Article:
Normally, I didn’t go to the office on Saturdays, but this was different. I was there shortly after ten. I did my best to concentrate on rockets, but it was hard going. Why not a five-stage one, I thought, or would ten stages be better? My synaptic processes were getting out of hand when, shortly before noon, a scruffy-looking boy of about ten barged in – another knockless entry, which made me wonder yet again why I bothered with doors. “You Mr Potts?” the urchin said. Though near-breathless and intent upon his purpose, he whisked keen young eyes all over the place - a sleuth in the making, perhaps?
“Guilty. I guess this isn’t a matrimonial thing?”
That was unfair, but I’d been engrossed. The boy shrugged. “A man give me this,” he said, producing a brown-paper parcel. “Give me ten dollars to make sure you got it.” He handed it over and scurried out before I could muster the wit to detain him.
I attacked the package with little doubt about what was inside. I had the fleeting, silly thought that if I’d gone to the window I might have been able to get a glimpse of the sender, lurking out there. I didn’t bother – he wouldn’t be stupid enough to give me a one-man identity parade. I stripped away the string and paper, revealing a flat wooden box, bound in black leather. I opened it, finding a note atop an envelope and array of gold coins, all in much better condition than the one my initial visitor had produced. Most of them were double-eagles, eagles, British sovereigns and Mexican fifty-peso pieces. The envelope contained two thousand dollars. The pencilled note read:
I dident know these was Mulrooneys. Please give them back.
Say Im sorry. I dont want no trubbel with him.
Well, I thought, my man was no linguist, but he got full marks for contrition. Now what? As Mulrooney was not due back until Monday morning, I was disposed to consign the box to matters pending, when it occurred to me to do a little delving. Did I know anyone who was into coins? No, but I remembered the elderly stamp-dealer, Graves, who’d helped me once before and lived not far from my place. Maybe he would have connections. I phoned him and he did, in the form of a local friend who was a numismatist. I contacted the man, Jonathan Wrigley, arranging to call on him after we’d both eaten.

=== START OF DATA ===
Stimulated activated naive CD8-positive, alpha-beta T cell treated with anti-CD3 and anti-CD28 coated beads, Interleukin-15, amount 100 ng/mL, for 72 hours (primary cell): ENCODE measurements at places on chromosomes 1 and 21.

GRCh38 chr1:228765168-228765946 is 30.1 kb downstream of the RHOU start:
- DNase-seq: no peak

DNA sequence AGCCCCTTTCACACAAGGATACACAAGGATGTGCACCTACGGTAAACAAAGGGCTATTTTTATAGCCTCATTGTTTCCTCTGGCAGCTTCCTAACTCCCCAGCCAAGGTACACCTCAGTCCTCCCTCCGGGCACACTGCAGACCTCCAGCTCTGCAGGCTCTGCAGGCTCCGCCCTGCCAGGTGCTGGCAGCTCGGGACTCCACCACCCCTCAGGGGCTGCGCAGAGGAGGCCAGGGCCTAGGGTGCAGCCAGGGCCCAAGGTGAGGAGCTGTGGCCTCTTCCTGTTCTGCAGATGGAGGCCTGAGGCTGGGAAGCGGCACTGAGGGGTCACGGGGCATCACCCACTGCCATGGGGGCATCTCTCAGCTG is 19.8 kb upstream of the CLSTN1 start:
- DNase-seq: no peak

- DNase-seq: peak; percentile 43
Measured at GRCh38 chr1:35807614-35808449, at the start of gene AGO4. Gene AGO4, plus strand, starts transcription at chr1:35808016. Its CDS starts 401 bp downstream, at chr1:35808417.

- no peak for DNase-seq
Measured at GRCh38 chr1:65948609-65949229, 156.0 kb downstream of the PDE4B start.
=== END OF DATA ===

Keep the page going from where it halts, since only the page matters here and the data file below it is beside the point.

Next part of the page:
Like Graves, Wrigley seemed to be up in the seventies. I thought of my dealings with the ageing Chicago philatelist Birdsall in another case, and wondered whether coin-dealers were like stamp men in that they just had to be of a certain vintage. He looked over the treasure, talking to himself for a while, then pushed the box back to me. “Hmn,” he muttered, “most of them are fine, or very fine.”
“Ah,” I said. “So that’s good, then?”
“Not really. Oh, possibly you wouldn’t know. It’s quite a science. The terms are technical. Very fine and fine are well down the list.” He went on to mumble about uncirculated, proof, mint’ and one or two other words I didn’t catch, then raised his voice: “There are big differences in value, according to the category. Several of these are exceptionally good – that isn’t a classification, by the way. If you want a full assessment, I’ll give you one, for a fee. Offhand, I’d say you’re looking at something at the low end of the five-figure range, but to be precise, I’d need to give each one a detailed examination. If you want dispose of them, I can arra –”
“Not right now,” I said. “I’d like to think it over. But I’m very grateful.”
After leaving Wrigley, I went back to my office, thinking that this might be a case for my insurance investigator colleague, Stan Hodges, whom I’ve mentioned elsewhere. For anyone who doesn’t know, Stan and I had met at a snoopers’ convention and had kept in touch, partly because we’d thrown the odd business morsel to one another, but mostly because we shared a certain sense of humour. Stan lived at the back end of nowhere, well north of me. I phoned him and for once, he answered with a ‘Yeah’ after the first ring – he must have been passing the phone. “Big City man here,” I said. “What kept you?”